UserReplay has come up with a unique way to numerically score the quality of customer experience. Using the basis of the flagged events described above, UserReplay can score both individual customers and the site as a whole in terms of the quality of experience.  When these scores are measured over time, it is easier to spot sudden degradation in customer experience, and points you to the reasons for this – along with example journeys.

  1. Actionable conversion funnels

Drill down from the key abandonment points in the funnel and understand the issues, allowing for further analysis from here. This has considerably more value and actionability than the static funnels that are typically used in web analytics tools such as Google Analytics.

  1. Understand the Impact

Understanding customer issues is the first step but what eCommerce organizations really need to know is ‘How much will this cost my business?’. UserReplay provides a monetization summary that provides an ‘at-a-glance’ view of the revenue impact of the top customer experience issues. This will help prioritize which issues should be addressed first to minimize the impact of lost sales revenue.

If you are not currently taking a proactive approach to managing your online customer experience, don’t worry, you’re not alone. 71% of organizations believe lack of investment in this area is having an impact on their ability to grow, according to our recent research study, Counting the Cost of not Knowing. The good news is that the technology is available now to address this –  so it is a great time to start your planning for the holiday season in 2016!

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It would be fair to assume that the more complex an issue is to fix, the greater the impact on the bottom line. However, in the world of eCommerce, this is not necessarily true.  Quite often, issues that could be fixed relatively easily can have a negative impact on conversion rates and revenue.  More worryingly, many of these issues go undetected.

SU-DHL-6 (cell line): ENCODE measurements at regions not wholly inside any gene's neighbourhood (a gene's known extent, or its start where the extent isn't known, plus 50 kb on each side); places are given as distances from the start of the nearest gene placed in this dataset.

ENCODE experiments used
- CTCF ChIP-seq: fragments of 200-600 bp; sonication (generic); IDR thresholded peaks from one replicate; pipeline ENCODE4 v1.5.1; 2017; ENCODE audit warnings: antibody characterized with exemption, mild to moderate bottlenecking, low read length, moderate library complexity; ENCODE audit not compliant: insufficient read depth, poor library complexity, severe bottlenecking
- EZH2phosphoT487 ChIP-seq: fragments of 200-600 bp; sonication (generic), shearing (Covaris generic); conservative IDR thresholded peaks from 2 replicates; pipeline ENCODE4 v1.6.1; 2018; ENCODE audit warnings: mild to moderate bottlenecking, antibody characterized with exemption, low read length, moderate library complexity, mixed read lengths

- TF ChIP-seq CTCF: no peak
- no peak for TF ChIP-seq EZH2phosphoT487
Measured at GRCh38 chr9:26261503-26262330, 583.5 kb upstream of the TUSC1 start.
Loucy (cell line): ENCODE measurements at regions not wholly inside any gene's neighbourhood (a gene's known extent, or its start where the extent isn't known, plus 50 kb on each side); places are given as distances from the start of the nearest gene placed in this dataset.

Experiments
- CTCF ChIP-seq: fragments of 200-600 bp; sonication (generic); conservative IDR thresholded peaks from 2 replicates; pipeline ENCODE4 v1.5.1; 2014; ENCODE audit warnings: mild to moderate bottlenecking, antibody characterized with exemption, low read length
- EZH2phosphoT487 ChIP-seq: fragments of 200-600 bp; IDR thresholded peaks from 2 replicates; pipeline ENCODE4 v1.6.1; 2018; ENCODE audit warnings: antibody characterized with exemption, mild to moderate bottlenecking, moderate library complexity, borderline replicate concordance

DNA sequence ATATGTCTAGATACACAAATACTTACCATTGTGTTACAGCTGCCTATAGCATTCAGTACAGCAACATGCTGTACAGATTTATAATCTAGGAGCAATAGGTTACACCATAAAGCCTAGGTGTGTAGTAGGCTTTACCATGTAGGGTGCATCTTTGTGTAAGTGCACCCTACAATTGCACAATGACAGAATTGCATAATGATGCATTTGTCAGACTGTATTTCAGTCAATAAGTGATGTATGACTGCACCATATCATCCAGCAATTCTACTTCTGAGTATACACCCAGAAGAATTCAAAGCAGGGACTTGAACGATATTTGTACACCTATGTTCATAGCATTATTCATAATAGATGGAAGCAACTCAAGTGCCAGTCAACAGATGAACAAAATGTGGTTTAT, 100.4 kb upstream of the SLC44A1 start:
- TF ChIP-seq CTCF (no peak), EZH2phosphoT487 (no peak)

Finding, prioritising and fixing the issues that have the biggest business impact is key. However, for many organisations this is challenging because they don’t have the visibility to discover them or clearly understand if they are having a significant effect on revenue or conversion. I wanted to share some recent anecdotes from the work we have done with our customers – including some quantifiable results – to show why improving visibility of the customer experience is so significant:

  1. Postcode pitfalls

UserReplay identified a recurring problem affecting the customers of a leading food and beverage company. Users appeared to be entering their postcode on numerous occasions during the purchase process. Further investigation of the impacted journeys found once customers had selected their items and clicked ‘Pay Now’, they were being kicked back to the beginning of the purchase process due to a previously unknown technical issue. With an average basket value of £20, it was calculated this was costing £1.2million a year in potential lost revenue.